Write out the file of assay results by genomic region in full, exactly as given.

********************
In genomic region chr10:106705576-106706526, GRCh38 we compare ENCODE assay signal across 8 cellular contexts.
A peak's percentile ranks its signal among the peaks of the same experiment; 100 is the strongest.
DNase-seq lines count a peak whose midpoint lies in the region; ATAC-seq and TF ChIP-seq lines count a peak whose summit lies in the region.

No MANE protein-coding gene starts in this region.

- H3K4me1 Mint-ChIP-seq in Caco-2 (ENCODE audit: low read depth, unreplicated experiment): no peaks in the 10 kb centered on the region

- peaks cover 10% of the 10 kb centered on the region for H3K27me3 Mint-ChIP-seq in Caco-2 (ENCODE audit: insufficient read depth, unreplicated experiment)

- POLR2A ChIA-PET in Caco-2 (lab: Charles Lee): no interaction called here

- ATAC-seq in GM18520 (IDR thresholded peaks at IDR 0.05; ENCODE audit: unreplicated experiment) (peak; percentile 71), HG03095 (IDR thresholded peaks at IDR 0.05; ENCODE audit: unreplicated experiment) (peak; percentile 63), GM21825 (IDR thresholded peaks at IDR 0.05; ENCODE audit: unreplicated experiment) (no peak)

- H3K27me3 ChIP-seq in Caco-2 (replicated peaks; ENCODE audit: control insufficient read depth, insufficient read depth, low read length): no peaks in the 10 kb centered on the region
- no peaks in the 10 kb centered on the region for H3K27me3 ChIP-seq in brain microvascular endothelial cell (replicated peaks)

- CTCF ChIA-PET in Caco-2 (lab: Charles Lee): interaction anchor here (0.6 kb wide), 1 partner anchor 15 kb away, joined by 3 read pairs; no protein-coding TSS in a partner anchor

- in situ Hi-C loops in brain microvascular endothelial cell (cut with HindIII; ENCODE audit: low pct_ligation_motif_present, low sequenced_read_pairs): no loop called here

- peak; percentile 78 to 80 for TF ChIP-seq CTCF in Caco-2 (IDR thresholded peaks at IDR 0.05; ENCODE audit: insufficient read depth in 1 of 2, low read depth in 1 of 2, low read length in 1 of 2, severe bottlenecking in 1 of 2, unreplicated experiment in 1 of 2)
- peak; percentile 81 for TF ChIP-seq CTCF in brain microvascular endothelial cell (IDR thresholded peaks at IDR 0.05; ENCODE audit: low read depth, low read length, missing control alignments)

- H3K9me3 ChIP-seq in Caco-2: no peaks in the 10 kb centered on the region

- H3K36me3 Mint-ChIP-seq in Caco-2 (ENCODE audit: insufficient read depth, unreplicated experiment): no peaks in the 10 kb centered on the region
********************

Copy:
In genomic region chr10:106705576-106706526, GRCh38 we compare ENCODE assay signal across 8 cellular contexts.
A peak's percentile ranks its signal among the peaks of the same experiment; 100 is the strongest.
DNase-seq lines count a peak whose midpoint lies in the region; ATAC-seq and TF ChIP-seq lines count a peak whose summit lies in the region.

No MANE protein-coding gene starts in this region.

- H3K4me1 Mint-ChIP-seq in Caco-2 (ENCODE audit: low read depth, unreplicated experiment): no peaks in the 10 kb centered on the region

- peaks cover 10% of the 10 kb centered on the region for H3K27me3 Mint-ChIP-seq in Caco-2 (ENCODE audit: insufficient read depth, unreplicated experiment)

- POLR2A ChIA-PET in Caco-2 (lab: Charles Lee): no interaction called here

- ATAC-seq in GM18520 (IDR thresholded peaks at IDR 0.05; ENCODE audit: unreplicated experiment) (peak; percentile 71), HG03095 (IDR thresholded peaks at IDR 0.05; ENCODE audit: unreplicated experiment) (peak; percentile 63), GM21825 (IDR thresholded peaks at IDR 0.05; ENCODE audit: unreplicated experiment) (no peak)

- H3K27me3 ChIP-seq in Caco-2 (replicated peaks; ENCODE audit: control insufficient read depth, insufficient read depth, low read length): no peaks in the 10 kb centered on the region
- no peaks in the 10 kb centered on the region for H3K27me3 ChIP-seq in brain microvascular endothelial cell (replicated peaks)

- CTCF ChIA-PET in Caco-2 (lab: Charles Lee): interaction anchor here (0.6 kb wide), 1 partner anchor 15 kb away, joined by 3 read pairs; no protein-coding TSS in a partner anchor

- in situ Hi-C loops in brain microvascular endothelial cell (cut with HindIII; ENCODE audit: low pct_ligation_motif_present, low sequenced_read_pairs): no loop called here

- peak; percentile 78 to 80 for TF ChIP-seq CTCF in Caco-2 (IDR thresholded peaks at IDR 0.05; ENCODE audit: insufficient read depth in 1 of 2, low read depth in 1 of 2, low read length in 1 of 2, severe bottlenecking in 1 of 2, unreplicated experiment in 1 of 2)
- peak; percentile 81 for TF ChIP-seq CTCF in brain microvascular endothelial cell (IDR thresholded peaks at IDR 0.05; ENCODE audit: low read depth, low read length, missing control alignments)

- H3K9me3 ChIP-seq in Caco-2: no peaks in the 10 kb centered on the region

- H3K36me3 Mint-ChIP-seq in Caco-2 (ENCODE audit: insufficient read depth, unreplicated experiment): no peaks in the 10 kb centered on the region